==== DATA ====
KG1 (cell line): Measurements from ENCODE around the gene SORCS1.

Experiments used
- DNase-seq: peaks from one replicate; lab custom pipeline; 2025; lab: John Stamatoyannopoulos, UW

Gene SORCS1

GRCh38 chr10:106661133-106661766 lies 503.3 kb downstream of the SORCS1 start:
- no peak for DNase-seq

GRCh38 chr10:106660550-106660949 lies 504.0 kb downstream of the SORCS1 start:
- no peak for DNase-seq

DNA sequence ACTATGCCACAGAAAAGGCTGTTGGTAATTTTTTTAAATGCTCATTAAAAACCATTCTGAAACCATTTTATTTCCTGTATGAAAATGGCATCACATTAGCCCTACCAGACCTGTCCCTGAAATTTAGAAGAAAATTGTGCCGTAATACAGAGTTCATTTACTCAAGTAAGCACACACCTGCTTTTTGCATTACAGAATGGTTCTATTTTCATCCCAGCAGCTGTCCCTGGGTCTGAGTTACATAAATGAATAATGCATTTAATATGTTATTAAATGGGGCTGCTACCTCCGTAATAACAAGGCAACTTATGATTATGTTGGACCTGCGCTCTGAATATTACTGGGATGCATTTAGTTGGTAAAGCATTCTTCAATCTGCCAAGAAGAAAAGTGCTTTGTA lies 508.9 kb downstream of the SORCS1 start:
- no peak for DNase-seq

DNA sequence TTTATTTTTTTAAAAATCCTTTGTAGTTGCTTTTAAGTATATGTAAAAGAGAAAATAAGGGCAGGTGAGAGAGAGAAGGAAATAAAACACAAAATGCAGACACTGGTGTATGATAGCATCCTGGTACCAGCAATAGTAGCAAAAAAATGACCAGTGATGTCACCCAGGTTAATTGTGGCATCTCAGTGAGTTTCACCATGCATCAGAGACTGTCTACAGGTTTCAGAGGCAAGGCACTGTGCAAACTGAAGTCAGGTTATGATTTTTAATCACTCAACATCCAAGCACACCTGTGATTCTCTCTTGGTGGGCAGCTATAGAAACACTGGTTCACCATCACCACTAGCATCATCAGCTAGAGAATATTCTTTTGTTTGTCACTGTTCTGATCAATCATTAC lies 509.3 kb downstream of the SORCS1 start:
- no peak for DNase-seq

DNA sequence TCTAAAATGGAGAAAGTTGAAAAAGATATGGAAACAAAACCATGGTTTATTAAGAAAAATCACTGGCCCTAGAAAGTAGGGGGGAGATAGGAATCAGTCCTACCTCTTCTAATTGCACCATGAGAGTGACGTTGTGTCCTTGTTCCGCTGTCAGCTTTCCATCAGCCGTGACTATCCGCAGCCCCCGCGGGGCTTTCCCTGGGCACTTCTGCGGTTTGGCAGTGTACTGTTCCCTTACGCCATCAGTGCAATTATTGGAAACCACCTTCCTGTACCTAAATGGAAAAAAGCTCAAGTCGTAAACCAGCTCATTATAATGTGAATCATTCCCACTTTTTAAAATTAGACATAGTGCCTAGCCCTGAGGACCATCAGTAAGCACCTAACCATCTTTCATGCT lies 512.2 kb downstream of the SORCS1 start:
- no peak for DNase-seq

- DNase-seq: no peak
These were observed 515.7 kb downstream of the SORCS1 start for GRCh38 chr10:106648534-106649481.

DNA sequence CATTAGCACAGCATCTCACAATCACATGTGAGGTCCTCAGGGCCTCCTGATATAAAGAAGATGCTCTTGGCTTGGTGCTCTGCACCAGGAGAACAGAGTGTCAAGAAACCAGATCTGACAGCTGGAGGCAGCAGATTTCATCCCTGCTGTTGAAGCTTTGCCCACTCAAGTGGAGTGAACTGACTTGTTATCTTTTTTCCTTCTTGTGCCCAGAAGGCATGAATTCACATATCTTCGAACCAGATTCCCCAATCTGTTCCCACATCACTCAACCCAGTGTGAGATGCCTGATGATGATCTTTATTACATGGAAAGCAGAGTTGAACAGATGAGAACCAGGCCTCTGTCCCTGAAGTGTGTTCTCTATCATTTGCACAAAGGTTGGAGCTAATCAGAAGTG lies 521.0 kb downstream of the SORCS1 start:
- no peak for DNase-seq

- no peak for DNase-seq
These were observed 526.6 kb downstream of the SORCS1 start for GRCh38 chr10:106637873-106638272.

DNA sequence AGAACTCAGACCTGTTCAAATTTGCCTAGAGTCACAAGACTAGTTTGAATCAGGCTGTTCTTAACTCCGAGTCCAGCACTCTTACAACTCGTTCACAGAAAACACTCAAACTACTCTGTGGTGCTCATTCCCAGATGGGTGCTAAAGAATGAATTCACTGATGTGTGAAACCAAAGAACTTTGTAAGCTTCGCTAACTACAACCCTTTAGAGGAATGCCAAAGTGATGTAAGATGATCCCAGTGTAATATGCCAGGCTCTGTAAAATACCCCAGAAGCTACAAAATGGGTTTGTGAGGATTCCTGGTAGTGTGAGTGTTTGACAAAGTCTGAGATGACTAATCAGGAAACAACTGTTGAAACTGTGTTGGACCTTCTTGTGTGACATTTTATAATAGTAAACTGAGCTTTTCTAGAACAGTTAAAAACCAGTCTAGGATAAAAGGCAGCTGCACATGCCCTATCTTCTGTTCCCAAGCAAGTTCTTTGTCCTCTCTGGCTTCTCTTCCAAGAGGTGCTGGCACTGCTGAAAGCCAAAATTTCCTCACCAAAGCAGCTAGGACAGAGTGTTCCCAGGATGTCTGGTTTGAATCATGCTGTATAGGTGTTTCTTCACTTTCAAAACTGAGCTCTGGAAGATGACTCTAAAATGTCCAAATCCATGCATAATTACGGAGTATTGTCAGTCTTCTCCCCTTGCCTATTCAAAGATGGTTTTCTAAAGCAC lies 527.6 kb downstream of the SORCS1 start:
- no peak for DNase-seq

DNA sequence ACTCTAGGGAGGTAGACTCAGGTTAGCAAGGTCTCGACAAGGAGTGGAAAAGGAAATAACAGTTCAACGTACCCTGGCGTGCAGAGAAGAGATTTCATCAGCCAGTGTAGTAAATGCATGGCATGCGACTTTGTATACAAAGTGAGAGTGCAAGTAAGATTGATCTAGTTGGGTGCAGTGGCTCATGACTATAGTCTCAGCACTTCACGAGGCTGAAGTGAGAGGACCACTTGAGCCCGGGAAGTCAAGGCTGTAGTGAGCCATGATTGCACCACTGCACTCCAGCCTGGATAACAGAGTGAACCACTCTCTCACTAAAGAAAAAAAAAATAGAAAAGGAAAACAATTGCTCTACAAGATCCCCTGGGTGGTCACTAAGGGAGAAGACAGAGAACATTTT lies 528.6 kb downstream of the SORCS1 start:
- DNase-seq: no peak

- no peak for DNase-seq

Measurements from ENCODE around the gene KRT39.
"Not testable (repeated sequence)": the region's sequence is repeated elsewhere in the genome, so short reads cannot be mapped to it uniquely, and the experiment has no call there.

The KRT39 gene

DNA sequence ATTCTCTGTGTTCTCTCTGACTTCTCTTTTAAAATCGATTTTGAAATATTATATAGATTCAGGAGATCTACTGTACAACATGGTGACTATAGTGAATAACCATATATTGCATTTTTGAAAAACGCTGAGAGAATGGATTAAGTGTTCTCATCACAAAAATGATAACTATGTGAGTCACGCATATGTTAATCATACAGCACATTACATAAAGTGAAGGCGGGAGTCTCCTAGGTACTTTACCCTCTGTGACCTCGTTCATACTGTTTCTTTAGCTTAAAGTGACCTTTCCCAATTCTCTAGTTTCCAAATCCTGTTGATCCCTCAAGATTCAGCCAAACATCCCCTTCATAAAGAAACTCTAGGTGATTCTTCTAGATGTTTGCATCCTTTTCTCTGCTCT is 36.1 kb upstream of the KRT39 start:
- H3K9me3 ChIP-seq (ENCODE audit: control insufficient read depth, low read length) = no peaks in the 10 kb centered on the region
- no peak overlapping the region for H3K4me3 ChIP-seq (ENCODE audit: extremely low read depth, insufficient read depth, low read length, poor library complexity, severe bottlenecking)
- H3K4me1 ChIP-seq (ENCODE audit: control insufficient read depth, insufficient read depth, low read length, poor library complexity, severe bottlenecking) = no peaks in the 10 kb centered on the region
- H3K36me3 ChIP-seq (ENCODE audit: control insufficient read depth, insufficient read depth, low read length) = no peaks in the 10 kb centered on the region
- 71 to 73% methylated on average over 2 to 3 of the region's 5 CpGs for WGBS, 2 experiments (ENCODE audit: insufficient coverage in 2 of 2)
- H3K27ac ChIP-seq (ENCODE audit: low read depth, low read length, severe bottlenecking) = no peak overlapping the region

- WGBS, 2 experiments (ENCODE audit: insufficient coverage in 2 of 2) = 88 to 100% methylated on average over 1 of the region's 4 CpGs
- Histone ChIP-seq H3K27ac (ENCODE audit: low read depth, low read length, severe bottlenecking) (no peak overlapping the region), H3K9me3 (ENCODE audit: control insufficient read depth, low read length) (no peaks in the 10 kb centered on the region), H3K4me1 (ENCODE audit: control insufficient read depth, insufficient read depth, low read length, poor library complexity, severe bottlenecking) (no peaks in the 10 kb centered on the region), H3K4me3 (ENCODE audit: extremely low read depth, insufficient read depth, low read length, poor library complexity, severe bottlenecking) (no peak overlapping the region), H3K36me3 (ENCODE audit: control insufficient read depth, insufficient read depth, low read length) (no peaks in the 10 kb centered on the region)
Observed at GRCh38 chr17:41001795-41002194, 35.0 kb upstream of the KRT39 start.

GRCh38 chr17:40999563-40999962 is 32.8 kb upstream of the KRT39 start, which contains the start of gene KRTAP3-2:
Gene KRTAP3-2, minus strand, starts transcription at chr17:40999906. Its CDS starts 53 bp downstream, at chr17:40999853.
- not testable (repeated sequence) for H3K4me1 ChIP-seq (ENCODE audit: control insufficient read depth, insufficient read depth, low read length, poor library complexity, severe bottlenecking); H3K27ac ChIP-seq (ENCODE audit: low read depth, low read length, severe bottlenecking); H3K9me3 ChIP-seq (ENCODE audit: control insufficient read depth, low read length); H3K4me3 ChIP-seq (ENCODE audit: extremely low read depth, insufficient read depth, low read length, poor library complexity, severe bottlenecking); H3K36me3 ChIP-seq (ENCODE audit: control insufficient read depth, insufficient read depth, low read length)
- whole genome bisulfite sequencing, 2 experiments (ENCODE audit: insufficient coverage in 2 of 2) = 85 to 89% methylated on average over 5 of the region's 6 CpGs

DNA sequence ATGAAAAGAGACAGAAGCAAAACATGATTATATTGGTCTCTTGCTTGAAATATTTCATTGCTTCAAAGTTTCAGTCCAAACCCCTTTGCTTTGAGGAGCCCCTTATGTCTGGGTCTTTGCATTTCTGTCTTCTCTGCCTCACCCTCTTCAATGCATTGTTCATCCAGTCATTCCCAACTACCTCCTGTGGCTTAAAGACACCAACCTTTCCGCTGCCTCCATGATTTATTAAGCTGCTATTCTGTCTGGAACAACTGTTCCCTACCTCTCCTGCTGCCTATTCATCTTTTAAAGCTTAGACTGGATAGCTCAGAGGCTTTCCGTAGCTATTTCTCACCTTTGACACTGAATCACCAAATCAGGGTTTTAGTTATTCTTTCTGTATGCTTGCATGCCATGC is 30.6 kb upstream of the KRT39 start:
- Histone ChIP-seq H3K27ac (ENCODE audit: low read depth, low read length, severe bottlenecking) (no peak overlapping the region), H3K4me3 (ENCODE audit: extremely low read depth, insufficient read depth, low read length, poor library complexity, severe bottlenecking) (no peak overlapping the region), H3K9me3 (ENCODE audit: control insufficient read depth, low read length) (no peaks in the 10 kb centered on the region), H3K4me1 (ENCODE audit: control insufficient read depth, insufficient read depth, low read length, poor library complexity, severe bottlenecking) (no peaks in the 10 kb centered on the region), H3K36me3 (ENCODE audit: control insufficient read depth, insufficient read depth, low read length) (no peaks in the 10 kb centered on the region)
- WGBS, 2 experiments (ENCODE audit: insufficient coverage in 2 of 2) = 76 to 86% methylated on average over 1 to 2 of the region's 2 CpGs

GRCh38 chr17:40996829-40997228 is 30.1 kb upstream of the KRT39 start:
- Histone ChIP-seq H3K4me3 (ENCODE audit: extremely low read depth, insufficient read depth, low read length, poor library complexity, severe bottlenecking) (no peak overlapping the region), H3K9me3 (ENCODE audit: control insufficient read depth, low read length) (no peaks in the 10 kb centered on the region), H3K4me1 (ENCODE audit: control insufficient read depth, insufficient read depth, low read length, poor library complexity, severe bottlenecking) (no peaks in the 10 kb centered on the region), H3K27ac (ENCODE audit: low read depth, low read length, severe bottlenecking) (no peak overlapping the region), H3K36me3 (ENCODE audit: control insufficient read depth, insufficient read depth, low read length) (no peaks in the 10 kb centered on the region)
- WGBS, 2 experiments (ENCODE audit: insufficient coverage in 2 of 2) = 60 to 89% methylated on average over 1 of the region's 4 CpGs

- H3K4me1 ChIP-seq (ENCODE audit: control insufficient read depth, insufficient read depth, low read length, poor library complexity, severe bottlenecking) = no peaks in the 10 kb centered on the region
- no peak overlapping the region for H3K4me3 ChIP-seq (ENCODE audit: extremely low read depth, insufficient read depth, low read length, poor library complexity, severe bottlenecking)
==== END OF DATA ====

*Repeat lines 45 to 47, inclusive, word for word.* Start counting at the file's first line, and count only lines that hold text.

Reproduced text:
- WGBS, 2 experiments (ENCODE audit: insufficient coverage in 2 of 2) = 76 to 86% methylated on average over 1 to 2 of the region's 2 CpGs

GRCh38 chr17:40996829-40997228 is 30.1 kb upstream of the KRT39 start:
- Histone ChIP-seq H3K4me3 (ENCODE audit: extremely low read depth, insufficient read depth, low read length, poor library complexity, severe bottlenecking) (no peak overlapping the region), H3K9me3 (ENCODE audit: control insufficient read depth, low read length) (no peaks in the 10 kb centered on the region), H3K4me1 (ENCODE audit: control insufficient read depth, insufficient read depth, low read length, poor library complexity, severe bottlenecking) (no peaks in the 10 kb centered on the region), H3K27ac (ENCODE audit: low read depth, low read length, severe bottlenecking) (no peak overlapping the region), H3K36me3 (ENCODE audit: control insufficient read depth, insufficient read depth, low read length) (no peaks in the 10 kb centered on the region)